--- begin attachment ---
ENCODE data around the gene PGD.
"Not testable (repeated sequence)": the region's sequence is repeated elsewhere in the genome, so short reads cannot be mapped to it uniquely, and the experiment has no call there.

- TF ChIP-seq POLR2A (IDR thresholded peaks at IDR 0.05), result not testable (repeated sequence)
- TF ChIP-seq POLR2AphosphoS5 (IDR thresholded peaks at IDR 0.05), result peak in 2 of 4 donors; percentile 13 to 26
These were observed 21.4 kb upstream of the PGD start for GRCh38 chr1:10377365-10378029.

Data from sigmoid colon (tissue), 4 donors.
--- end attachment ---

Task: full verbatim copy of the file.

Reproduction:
ENCODE data around the gene PGD.
"Not testable (repeated sequence)": the region's sequence is repeated elsewhere in the genome, so short reads cannot be mapped to it uniquely, and the experiment has no call there.

- TF ChIP-seq POLR2A (IDR thresholded peaks at IDR 0.05), result not testable (repeated sequence)
- TF ChIP-seq POLR2AphosphoS5 (IDR thresholded peaks at IDR 0.05), result peak in 2 of 4 donors; percentile 13 to 26
These were observed 21.4 kb upstream of the PGD start for GRCh38 chr1:10377365-10378029.

Data from sigmoid colon (tissue), 4 donors.